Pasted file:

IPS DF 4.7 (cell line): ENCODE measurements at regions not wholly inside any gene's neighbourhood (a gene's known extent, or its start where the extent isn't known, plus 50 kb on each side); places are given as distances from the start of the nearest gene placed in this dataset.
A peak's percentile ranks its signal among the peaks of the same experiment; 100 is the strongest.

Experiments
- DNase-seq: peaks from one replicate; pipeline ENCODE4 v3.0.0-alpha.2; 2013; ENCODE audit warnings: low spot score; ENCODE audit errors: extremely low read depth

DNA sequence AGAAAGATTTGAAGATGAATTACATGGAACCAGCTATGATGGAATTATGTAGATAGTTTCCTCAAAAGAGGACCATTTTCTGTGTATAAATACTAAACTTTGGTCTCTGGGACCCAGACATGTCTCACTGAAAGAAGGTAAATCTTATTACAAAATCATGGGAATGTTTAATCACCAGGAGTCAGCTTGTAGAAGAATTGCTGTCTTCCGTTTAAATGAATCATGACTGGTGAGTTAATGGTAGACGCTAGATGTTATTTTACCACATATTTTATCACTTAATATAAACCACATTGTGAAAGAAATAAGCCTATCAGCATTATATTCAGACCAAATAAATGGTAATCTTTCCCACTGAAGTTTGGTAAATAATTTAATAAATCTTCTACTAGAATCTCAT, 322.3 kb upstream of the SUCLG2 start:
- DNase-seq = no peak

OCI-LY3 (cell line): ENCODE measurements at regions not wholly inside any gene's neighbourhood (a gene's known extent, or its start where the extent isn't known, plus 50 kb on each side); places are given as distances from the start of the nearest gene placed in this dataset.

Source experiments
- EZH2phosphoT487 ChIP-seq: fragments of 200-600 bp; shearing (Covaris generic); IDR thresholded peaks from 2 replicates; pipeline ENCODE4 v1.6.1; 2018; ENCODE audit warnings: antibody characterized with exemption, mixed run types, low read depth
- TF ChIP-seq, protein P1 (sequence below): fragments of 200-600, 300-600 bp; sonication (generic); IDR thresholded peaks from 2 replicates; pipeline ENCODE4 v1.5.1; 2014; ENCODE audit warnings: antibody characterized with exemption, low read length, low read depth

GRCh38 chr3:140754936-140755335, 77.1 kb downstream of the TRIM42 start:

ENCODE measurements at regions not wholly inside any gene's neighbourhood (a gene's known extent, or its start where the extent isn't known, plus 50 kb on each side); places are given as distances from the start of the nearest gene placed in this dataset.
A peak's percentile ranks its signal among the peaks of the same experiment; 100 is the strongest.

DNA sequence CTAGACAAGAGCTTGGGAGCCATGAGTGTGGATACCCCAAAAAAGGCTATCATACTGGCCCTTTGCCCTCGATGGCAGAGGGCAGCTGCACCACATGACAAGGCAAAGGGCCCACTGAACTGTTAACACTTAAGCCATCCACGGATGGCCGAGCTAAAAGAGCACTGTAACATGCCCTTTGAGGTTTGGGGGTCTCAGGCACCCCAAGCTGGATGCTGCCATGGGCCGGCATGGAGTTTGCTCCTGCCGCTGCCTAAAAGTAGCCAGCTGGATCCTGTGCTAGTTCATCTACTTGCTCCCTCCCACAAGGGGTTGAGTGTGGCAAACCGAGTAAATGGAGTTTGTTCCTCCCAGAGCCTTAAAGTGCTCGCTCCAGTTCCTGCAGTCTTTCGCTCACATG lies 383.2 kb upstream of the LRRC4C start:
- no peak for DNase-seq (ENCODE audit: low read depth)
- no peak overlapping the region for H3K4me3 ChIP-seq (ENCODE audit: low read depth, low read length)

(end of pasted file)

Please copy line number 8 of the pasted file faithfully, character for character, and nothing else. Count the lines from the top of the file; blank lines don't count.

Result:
Source experiments